Share Your Story

While they can be difficult to share, our stories are critical for influencing change. Our stories help others to realize that they are not alone and that they too can influence change. Our stories can influence members of the media to investigate and write articles that can inspire change. Our stories can connect with lawmakers who can change the law to protect our children and our loved ones. Please share your story and let us know how we can use it to influence change.

Read stories from others

Here are stories from parents, advocates, educators and others related to the use of restraint and seclusion.

The memories will haunt me

I have been on multiple adolescent inpatient psychiatric units and, as a result, have seen the use of seclusion and restraint. I will forever live with the memories of seeing people restrained on the restraint bed and in the seclusion room. Those memories will continue to haunt me for the rest of my life. While I was inpatient, the staff (thankfully) used it correctly when a patient was at risk of serious injury or death to themselves or others.

An Avoidable Crisis: The Keeping All Students Safe Act (Part 3)

Today’s guest author is Jennifer Abbanat. Jennifer is a wife and mom to three kids ages 18, 16, and 13. Jennifer is an advocate and voice for her neurodivergent children. She and her family live in Northern California. One shift in our mindset can mean the difference in appropriately meeting a child’s needs or potential … Continue reading An Avoidable Crisis: The Keeping All Students Safe Act (Part 3)

An Avoidable Crisis: The Unlucky Ones (Part 2)

Dr. Ross Greene refers to kids with “lucky behaviors” and those with” unlucky behaviors.” Kids with lucky behaviors are often more capable of “using words” to describe their feelings. These kids often pout, cry, whine, withdraw, and these lucky behaviors usually get them empathy from the caregiver. This is why they are thought of as “lucky behaviors.” These behaviors do not get a child put in time out, spanked, hit, yelled at, recess taken away, punished, isolated, and worse, restrained by an adult. They have lucky ways of communicating that move the adult to empathize and bring a sense of connection and compassion to the child. This child gets soft eyes and hugs when they behave this way. The adult wants to comfort them to ease their distress.

An Avoidable Crisis: The Focus on Compliance (Part 1)

We hear from so many parents, caregivers, and teachers how “out of control” so many kids they work with are. They describe them as rude, disrespectful, disruptive, always touching things, and one of my favorites, can’t sit still. But what makes “these kids” so terrible?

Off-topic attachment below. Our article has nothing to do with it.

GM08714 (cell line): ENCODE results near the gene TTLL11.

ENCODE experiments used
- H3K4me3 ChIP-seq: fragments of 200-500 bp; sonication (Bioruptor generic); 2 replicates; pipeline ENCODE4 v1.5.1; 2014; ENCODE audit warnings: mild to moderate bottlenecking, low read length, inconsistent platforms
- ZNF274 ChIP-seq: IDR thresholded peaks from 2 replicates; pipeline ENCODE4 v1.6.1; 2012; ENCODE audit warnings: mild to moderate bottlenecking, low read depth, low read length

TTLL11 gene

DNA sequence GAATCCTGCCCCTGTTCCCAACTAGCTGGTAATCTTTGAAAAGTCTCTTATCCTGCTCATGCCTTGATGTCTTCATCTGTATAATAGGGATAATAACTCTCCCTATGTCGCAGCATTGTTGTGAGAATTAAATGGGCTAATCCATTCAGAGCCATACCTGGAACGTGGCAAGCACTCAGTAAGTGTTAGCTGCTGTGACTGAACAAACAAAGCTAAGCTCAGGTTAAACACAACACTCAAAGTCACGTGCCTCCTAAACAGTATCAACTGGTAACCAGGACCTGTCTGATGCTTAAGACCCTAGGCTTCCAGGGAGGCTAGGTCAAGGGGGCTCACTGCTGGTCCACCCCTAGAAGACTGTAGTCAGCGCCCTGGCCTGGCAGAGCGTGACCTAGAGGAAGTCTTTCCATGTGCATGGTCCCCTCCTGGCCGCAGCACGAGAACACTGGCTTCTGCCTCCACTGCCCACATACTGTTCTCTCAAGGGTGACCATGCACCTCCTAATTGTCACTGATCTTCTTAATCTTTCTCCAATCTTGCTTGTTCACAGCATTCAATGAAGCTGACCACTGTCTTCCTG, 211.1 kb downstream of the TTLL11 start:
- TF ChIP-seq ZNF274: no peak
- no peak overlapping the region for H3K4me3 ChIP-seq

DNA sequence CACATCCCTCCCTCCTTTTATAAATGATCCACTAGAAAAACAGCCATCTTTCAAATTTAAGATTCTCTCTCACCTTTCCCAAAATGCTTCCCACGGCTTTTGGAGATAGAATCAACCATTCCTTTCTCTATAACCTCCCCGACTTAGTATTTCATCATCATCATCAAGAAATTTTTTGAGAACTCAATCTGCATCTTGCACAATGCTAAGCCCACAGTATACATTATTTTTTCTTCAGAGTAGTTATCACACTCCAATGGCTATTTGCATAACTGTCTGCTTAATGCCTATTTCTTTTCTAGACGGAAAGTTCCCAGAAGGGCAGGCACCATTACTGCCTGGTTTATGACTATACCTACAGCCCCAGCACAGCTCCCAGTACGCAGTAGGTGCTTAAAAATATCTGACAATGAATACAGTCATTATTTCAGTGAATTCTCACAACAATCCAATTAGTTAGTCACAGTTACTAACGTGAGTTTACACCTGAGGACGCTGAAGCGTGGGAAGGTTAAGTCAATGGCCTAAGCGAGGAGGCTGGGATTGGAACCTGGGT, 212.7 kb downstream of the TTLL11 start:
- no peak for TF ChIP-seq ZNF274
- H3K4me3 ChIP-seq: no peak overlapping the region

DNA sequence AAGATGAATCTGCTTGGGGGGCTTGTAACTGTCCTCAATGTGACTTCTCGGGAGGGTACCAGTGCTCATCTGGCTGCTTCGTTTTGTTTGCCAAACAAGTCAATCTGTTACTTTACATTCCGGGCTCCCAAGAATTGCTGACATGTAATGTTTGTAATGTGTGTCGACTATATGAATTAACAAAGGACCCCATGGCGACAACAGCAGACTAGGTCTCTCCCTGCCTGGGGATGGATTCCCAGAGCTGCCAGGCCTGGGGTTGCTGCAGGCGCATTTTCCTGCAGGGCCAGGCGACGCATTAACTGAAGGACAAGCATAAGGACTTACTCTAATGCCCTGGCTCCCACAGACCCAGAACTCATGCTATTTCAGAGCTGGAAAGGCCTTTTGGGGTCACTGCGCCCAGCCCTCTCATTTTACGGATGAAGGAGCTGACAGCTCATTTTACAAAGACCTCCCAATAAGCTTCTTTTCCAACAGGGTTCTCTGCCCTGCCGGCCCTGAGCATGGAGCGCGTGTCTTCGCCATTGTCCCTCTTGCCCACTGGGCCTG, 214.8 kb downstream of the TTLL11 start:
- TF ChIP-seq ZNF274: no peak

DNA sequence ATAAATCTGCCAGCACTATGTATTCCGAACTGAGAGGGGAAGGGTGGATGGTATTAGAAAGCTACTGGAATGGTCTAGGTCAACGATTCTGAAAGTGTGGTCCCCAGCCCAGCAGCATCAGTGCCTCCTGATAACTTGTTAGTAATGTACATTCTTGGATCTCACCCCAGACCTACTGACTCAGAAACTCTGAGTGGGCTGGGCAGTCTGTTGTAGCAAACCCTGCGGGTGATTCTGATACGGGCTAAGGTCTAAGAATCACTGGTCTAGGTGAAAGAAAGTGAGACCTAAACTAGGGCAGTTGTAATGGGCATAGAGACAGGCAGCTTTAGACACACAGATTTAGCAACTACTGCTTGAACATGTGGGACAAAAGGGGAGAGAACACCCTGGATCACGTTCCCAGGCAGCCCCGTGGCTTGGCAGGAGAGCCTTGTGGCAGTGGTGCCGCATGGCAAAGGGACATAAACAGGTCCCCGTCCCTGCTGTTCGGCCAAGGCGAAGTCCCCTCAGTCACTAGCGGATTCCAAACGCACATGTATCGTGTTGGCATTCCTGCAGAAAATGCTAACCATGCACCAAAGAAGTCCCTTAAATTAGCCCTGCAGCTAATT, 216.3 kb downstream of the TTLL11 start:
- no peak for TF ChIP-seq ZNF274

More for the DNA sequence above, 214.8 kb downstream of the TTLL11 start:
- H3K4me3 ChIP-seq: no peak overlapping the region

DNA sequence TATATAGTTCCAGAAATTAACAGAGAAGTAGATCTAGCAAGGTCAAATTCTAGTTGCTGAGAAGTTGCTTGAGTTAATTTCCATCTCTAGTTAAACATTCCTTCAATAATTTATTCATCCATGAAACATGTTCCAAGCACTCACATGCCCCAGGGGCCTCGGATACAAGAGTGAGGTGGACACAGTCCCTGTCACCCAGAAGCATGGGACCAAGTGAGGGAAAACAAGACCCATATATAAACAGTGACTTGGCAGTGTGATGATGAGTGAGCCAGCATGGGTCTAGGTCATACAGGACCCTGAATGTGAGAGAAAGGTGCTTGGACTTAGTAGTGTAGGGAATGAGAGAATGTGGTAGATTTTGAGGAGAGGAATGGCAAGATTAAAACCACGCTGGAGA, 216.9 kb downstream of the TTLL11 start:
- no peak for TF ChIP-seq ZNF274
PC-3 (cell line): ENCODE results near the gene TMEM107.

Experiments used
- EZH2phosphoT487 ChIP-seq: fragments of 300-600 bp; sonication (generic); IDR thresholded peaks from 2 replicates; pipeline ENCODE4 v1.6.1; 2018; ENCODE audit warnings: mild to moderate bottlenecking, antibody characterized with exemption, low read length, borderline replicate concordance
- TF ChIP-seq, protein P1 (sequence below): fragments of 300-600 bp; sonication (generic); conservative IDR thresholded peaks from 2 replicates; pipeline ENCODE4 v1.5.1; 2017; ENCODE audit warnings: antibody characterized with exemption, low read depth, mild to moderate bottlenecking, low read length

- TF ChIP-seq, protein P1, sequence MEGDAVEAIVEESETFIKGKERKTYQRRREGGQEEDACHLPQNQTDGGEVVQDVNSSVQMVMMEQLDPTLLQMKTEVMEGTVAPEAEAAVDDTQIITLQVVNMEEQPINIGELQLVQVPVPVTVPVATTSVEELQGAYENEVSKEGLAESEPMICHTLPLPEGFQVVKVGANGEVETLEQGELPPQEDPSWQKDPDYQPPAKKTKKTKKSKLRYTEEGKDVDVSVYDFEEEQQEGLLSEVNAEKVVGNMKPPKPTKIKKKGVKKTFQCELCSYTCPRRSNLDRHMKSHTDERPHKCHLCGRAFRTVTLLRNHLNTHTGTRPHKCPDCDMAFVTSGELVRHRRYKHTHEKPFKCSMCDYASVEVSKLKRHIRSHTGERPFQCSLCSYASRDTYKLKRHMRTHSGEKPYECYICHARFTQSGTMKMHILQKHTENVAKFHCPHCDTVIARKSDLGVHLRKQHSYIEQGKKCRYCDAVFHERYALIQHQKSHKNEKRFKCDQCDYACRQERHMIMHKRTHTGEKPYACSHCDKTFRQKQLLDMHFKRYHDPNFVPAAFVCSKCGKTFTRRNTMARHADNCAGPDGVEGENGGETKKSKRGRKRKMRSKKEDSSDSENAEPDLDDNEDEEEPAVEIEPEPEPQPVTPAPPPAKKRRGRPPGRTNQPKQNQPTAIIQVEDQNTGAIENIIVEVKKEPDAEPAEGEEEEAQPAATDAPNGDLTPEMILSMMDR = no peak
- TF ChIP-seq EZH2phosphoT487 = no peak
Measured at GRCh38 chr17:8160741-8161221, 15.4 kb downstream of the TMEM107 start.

Don’t punish us for being autistic

Schools punishing students with autism for running (elopement) is sad. I was a runner when young. Please know that it is not to misbehave, but rather to escape the experience of autism’s confusing world. Your world is bearable, but ours is often jumpy or noisy or spinning. Running and feeling air swirling about can help erase these scary feelings. The escape made adults angry, but I could not keep my body there because it did as it pleased and did not listen to my directions. Please consider the confusing world of autism when deciding how to help us. Placing us inside a room with no way out or restraining us is punishing us for a disability we cannot rid ourselves of.

Our Road to Augmentative Alternative Communication (AAC)

When I think back to the long road that we’ve been down when it comes to augmentative and alternative communication and using an AAC device, it’s unreal. When a speech-language pathologist (SLP) tells you that it will take a child 2-3 years to begin to grasp this new language, much like learning any language during typical child development, they don’t figure in the potential years of advocacy. For us, it was an additional 5 ½ years.

How I survived and helped shut down Freedom Village U.S.A.

Upstate New York was like nothing I’d ever seen. The single road rose, fell, and rounded every curve of nature’s course. As if to say that, at any moment, nature could swallow it whole if she really wanted to. Despite the horrors that led me here, it was absolutely breathtaking. A shimmer of hope fluttered in my chest. It was the dead of winter, but nothing was colder than the look in my mother’s eyes. Her husband was happier than I had seen him in a long time. Of course, he’s thrilled, and he doesn’t want me talking about the fact he had his hands around my neck. 

Abused and unable to tell your parents

Imagine being unable to talk for a single day. Unable to express your needs. You can’t write or text. Stop reading this and take 30 seconds to truly grasp how difficult and stressful it would be to go through a single day without any traditional means of communication.

No laws in Nebraska, leads to abuse of seclusion and restraint

Our nation’s schools use seclusion rooms for students as young as five-years old. They don’t call them that of course. It doesn’t sound nice to call them what they are. They sometimes call them alternative learning rooms.  Let me pose a question here – how much ‘learning’ can take place in a padded room with nothing inside? Let me pose another question, as these are also referred to as ‘calm down’ rooms. Who in the world could calm down by being shut in an empty padded room? Where’s the bean bag chair? The sensory soothing items? A swing? A soothing weighted blanket? How about some fidgets?


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